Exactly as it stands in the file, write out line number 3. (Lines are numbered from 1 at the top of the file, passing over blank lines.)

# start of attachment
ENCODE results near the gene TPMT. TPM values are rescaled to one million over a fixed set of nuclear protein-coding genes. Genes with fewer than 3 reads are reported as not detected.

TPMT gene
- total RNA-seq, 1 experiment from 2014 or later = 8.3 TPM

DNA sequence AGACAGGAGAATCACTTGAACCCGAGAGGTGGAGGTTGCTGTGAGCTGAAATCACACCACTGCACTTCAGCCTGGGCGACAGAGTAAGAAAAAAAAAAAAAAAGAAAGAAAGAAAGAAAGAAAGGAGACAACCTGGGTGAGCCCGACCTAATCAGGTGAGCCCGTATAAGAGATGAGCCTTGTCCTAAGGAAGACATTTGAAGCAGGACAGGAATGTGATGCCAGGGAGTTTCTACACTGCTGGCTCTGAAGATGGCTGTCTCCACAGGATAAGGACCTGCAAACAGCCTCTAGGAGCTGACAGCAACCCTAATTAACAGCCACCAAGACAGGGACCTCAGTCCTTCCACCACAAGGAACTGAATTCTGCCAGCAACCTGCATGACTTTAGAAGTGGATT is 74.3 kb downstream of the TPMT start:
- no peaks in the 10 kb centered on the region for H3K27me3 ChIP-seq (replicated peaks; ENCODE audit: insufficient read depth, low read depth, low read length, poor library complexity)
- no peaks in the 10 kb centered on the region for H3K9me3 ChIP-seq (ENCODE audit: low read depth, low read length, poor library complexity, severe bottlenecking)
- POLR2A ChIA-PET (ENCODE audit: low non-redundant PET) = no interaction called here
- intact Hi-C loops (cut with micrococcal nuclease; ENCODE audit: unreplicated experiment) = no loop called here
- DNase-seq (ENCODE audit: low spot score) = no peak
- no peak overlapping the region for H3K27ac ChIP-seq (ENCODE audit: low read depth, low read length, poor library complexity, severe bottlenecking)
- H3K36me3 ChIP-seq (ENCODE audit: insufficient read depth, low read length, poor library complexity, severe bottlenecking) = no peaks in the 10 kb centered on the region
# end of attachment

- total RNA-seq, 1 experiment from 2014 or later = 8.3 TPM